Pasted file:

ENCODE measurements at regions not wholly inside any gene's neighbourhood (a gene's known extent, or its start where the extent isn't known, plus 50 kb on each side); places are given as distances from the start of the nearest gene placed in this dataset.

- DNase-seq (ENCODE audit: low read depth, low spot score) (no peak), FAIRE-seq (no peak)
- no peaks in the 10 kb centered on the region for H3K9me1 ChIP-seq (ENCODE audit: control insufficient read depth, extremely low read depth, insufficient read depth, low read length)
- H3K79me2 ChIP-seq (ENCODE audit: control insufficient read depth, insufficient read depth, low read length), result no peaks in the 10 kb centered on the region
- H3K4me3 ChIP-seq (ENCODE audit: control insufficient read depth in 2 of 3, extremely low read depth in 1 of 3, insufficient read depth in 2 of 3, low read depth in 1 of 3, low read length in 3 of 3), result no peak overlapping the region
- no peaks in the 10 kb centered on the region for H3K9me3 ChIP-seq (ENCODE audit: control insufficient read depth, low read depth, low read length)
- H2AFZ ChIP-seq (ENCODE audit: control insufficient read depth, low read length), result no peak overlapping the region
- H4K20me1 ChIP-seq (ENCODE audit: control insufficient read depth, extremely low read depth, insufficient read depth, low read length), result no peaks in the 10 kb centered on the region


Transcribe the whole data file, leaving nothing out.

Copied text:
ENCODE measurements at regions not wholly inside any gene's neighbourhood (a gene's known extent, or its start where the extent isn't known, plus 50 kb on each side); places are given as distances from the start of the nearest gene placed in this dataset.

- DNase-seq (ENCODE audit: low read depth, low spot score) (no peak), FAIRE-seq (no peak)
- no peaks in the 10 kb centered on the region for H3K9me1 ChIP-seq (ENCODE audit: control insufficient read depth, extremely low read depth, insufficient read depth, low read length)
- H3K79me2 ChIP-seq (ENCODE audit: control insufficient read depth, insufficient read depth, low read length), result no peaks in the 10 kb centered on the region
- H3K4me3 ChIP-seq (ENCODE audit: control insufficient read depth in 2 of 3, extremely low read depth in 1 of 3, insufficient read depth in 2 of 3, low read depth in 1 of 3, low read length in 3 of 3), result no peak overlapping the region
- no peaks in the 10 kb centered on the region for H3K9me3 ChIP-seq (ENCODE audit: control insufficient read depth, low read depth, low read length)
- H2AFZ ChIP-seq (ENCODE audit: control insufficient read depth, low read length), result no peak overlapping the region
- H4K20me1 ChIP-seq (ENCODE audit: control insufficient read depth, extremely low read depth, insufficient read depth, low read length), result no peaks in the 10 kb centered on the region